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Newcomers challenge Deutsche currency-investment hegemony

Bank’s monopoly under threat after the launch of rival products by Citigroup and Morgan Stanley.

By Solomon Teague

Deutsche Bank’s majority market share of investment into alpha FX strategies via structured products could be under threat after the launch of Citigroup’s CitiFX Access and Morgan Stanley’s FX Gateway.

Deutsche has the most established of the platforms, which provide access to the world of currency hedge funds to investors with little expertise.

dbSelect has a market share of around 70%, according to its own estimates, covering some 70 FX funds. Investors can request additional funds.

The platform has now passed the $5 billion mark, with more than 60% of that capital invested into pure FX funds of all strategies.

CitiFX Access offers an actively managed index exposure to around 35 managers, in conjunction with third-party index providers, such as BarclayHedge and Parker Global Strategies, as well as fund of funds Quaesta Capital. These 35 funds, Citigroup claims, account for more than 50% of assets under management in currency funds, across different strategies.

FX Gateway is more exclusive, with only a handful of managers available, and an expectation that up to 15 will eventually be included. Morgan Stanley wants to include premium-quality managers – for example C-View, The Cambridge Strategy, Harmonic Capital and FDO Partners. Index products are also available for investors looking for a general currency exposure.

For investors, choosing between the platforms comes down to what they want. Citigroup and Morgan Stanley argue that their more limited range simplifies selection, while Deutsche argues its wide range of relationships means it can offer advice where needed.

Nicholas Thomet, CitiFX’s global head of value-added product development, says: “The index product is ideally suited for investors who do not have the necessary experience in the FX market to construct their own portfolio of managers. Because the portfolio construction is managed by third parties, Citigroup is able to offer unconflicted advice to clients as to which product might be best suited to their specific portfolio.”

Meanwhile, James Rogers, head of the Gateway Platform at Morgan Stanley, says because FX Gateway fund performance is presented with the same volatility level, comparing managers has also been simplified.

The platforms offer daily liquidity, which is advantageous for investing in funds directly. And exposure can be leveraged: for an investment of $20 million, for example, an investor might need to pay Deutsche only $5 million.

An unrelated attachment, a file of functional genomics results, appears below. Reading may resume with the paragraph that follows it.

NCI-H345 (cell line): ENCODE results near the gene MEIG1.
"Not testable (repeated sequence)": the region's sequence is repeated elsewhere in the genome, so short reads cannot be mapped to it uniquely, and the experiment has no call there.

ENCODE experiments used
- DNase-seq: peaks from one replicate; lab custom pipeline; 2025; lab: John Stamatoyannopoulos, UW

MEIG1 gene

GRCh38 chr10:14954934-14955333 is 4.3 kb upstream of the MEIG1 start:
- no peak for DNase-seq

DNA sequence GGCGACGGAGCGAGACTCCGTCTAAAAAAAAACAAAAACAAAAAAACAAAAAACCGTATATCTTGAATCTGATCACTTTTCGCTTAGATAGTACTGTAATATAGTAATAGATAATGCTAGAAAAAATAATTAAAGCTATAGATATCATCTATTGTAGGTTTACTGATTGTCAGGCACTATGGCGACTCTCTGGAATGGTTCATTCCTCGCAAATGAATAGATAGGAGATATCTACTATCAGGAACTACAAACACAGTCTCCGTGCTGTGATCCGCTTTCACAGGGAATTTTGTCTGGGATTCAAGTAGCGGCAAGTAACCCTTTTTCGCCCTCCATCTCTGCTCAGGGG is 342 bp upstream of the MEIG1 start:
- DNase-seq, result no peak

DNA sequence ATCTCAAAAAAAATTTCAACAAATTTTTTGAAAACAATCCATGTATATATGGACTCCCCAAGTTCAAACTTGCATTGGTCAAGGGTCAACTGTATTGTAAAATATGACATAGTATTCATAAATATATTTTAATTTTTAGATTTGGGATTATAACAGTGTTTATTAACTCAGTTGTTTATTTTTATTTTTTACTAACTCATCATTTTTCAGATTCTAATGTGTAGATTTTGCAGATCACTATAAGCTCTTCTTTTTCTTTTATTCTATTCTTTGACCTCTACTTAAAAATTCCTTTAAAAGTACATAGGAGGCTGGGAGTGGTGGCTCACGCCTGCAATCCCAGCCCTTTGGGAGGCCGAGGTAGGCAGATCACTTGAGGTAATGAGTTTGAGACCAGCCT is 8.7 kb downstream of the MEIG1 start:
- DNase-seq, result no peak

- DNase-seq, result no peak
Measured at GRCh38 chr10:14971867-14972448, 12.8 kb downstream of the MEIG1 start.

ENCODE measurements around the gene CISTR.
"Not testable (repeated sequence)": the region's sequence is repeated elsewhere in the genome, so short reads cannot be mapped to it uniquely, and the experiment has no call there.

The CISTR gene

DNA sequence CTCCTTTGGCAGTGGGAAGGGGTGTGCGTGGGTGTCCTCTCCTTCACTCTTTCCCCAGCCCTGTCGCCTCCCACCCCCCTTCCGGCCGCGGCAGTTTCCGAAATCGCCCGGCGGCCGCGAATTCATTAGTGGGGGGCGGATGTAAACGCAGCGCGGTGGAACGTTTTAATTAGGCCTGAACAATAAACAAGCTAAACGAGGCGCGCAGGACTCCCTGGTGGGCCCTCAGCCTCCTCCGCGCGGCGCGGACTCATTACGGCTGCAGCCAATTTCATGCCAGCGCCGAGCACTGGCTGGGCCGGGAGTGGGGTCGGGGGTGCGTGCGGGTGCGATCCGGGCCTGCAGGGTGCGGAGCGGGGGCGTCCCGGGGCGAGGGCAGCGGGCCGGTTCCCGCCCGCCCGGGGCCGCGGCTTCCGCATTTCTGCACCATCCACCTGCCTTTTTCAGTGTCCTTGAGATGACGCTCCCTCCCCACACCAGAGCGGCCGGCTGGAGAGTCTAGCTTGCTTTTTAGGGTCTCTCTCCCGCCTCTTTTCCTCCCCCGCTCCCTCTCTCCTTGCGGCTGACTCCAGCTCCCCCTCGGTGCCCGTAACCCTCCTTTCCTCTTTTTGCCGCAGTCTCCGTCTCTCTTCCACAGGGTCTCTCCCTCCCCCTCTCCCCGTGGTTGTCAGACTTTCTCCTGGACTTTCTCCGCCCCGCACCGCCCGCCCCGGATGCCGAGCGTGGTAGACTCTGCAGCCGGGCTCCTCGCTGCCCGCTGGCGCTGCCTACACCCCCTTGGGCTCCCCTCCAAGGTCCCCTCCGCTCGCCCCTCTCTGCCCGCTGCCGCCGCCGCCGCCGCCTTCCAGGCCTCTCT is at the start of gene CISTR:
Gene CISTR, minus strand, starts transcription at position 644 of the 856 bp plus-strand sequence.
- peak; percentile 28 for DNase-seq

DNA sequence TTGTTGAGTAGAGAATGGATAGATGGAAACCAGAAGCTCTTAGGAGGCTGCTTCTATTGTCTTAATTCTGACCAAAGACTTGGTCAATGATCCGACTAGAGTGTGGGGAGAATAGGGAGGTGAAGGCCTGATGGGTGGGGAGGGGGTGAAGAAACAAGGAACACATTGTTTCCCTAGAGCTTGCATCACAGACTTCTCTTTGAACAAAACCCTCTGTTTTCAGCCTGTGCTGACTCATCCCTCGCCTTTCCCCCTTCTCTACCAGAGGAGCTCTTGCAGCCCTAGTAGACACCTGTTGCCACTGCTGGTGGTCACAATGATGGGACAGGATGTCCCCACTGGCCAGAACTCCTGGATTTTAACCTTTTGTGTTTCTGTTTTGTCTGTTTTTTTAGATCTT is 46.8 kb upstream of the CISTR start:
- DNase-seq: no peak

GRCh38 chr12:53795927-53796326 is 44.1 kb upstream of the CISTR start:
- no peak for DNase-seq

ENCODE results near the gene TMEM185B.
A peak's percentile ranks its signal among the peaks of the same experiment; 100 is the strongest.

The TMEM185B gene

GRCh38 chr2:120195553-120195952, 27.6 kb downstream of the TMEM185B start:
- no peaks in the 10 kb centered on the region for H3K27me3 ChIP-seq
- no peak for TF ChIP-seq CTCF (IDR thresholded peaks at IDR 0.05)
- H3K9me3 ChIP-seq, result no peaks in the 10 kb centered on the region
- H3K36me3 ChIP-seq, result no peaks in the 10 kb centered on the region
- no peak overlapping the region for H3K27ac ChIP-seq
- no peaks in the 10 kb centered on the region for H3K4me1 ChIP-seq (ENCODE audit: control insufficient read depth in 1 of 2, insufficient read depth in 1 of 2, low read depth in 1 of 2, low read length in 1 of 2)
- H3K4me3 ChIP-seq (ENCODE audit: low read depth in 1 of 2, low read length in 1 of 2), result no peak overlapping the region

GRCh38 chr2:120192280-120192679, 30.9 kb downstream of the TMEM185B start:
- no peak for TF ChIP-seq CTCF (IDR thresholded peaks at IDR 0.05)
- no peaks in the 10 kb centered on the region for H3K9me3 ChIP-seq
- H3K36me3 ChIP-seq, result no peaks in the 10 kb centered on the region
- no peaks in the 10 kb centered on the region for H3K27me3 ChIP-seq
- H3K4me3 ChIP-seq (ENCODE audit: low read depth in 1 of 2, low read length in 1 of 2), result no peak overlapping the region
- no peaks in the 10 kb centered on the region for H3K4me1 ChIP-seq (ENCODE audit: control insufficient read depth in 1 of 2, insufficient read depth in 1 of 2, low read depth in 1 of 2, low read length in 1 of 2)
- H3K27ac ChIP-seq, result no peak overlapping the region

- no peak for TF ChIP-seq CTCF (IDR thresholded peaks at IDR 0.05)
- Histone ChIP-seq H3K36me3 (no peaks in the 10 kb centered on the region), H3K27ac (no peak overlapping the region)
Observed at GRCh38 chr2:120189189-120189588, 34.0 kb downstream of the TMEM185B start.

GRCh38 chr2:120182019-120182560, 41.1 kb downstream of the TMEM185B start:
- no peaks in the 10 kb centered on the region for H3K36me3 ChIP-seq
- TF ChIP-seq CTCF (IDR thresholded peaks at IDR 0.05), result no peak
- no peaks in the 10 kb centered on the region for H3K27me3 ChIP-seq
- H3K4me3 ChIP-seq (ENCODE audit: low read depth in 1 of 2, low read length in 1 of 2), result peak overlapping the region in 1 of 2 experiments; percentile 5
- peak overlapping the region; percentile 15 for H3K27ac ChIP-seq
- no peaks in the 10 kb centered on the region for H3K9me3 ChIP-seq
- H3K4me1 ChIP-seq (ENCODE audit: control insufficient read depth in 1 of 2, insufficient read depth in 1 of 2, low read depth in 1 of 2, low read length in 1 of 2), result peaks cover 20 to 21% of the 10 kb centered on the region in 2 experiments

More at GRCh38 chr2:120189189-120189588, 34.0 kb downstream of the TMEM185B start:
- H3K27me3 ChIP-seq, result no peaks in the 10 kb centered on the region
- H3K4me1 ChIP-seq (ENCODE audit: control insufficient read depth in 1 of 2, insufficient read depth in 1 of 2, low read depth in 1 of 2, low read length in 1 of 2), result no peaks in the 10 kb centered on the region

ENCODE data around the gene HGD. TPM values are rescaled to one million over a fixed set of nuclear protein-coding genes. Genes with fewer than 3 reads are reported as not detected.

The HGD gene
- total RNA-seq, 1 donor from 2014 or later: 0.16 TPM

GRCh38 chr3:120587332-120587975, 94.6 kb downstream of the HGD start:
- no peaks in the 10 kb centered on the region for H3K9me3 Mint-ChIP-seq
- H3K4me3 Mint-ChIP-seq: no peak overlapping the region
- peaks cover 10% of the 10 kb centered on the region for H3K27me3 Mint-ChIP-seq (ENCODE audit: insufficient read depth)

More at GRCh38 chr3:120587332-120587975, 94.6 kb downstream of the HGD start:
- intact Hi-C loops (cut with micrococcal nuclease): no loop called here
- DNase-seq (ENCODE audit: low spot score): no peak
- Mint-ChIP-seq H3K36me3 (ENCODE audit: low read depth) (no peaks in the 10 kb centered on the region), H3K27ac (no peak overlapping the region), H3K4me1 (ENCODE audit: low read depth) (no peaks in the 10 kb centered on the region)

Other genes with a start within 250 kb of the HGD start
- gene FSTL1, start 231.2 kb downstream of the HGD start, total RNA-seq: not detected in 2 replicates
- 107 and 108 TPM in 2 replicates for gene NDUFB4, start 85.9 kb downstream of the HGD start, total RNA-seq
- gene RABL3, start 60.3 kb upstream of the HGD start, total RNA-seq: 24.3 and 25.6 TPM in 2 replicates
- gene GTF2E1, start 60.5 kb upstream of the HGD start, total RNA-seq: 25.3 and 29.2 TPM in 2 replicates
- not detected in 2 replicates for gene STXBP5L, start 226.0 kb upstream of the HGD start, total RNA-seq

There is little doubt that for the sophisticated investor, direct exposure is the cheapest bet. But the platforms all claim fees advantages.

“Deutsche negotiates the most favourable fees we can obtain from our managers and we pass on these savings directly to investors,” says Effie Datson, product head of dbSelect. “The platform offers further savings via access to Deutsche’s FX hedging, inter-bank dealer status and administration capabilities, which also enhance returns to investors.”

Citigroup also believes its indices offer investors the best-value FX exposure “in line with hedge fund standards”, says Thomet – meaning 2% and 20% for management and performance, respectively. However, one observer noted FX manager fees are lower than other hedge funds on average.

Manager fees are a drag on performance on the index products, admitted Thomet, but there will be no discrepancy between the Parker and BarclayHedge indices and Citi’s investable versions, with the index providers only publishing figures that take the fee deduction into account.

In addition, Citigroup has negotiated a higher volatility threshold for the index, up to 8% to 10%, which should offset the fee drag.

Despite the platforms’ protestations, the fee issue remains a sticking point for some. Guy Saintfiet, UK head of liquid alternatives at consultancy Aon Hewitt, says: “Our clients tend not to use managed account platforms for their active currency investments as the extra layer of fees makes it prohibitively expensive for them.”

Although the banks describe their platforms as institutional products, Saintfiet believes their appeal is predominantly to high net-worth clients.

It is, he argues, cheaper to cut out the middleman, investing directly into offshore funds or into segregated accounts. “We have good relationships with many good managers and we can negotiate preferential terms for clients in terms of fees and liquidity,” says Saintfiet.

Yet clearly, the success of the platforms suggests some investors are willing to pay for the extra security of having a global bank as a counterparty. “This is especially so following the negative publicity surrounding things like Madoff,” says Diane Miller at consultant Mercer, which works closely with dbSelect and FX Gateway, conducting due diligence. “If they take the platform route, there may be an extra fee but for that they get the added security of a third party. It is easier to trade in and out of managers, and they get daily liquidity,” says Miller.

Datson at dbSelect adds: “While the very biggest investors might have the infrastructure to monitor positions and conduct ongoing oversight of managers, few, if any, will be able to match our capabilities.”

All three platforms report that even professional funds of funds are gravitating towards them.

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